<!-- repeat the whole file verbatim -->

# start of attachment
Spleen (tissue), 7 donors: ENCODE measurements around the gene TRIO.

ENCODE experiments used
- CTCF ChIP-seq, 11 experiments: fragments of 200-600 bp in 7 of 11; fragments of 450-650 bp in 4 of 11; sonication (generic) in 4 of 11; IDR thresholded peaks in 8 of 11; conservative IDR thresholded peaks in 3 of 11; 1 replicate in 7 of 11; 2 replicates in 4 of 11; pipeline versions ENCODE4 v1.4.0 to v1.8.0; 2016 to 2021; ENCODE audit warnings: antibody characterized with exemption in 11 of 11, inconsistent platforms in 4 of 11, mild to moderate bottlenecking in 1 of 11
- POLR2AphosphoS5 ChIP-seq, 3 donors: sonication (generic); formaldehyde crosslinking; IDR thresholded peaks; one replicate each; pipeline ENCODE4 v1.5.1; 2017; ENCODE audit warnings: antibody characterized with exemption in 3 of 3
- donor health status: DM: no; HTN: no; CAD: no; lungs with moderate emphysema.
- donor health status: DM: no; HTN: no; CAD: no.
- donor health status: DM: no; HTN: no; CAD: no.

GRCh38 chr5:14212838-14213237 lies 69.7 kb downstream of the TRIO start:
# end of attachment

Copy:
Spleen (tissue), 7 donors: ENCODE measurements around the gene TRIO.

ENCODE experiments used
- CTCF ChIP-seq, 11 experiments: fragments of 200-600 bp in 7 of 11; fragments of 450-650 bp in 4 of 11; sonication (generic) in 4 of 11; IDR thresholded peaks in 8 of 11; conservative IDR thresholded peaks in 3 of 11; 1 replicate in 7 of 11; 2 replicates in 4 of 11; pipeline versions ENCODE4 v1.4.0 to v1.8.0; 2016 to 2021; ENCODE audit warnings: antibody characterized with exemption in 11 of 11, inconsistent platforms in 4 of 11, mild to moderate bottlenecking in 1 of 11
- POLR2AphosphoS5 ChIP-seq, 3 donors: sonication (generic); formaldehyde crosslinking; IDR thresholded peaks; one replicate each; pipeline ENCODE4 v1.5.1; 2017; ENCODE audit warnings: antibody characterized with exemption in 3 of 3
- donor health status: DM: no; HTN: no; CAD: no; lungs with moderate emphysema.
- donor health status: DM: no; HTN: no; CAD: no.
- donor health status: DM: no; HTN: no; CAD: no.

GRCh38 chr5:14212838-14213237 lies 69.7 kb downstream of the TRIO start: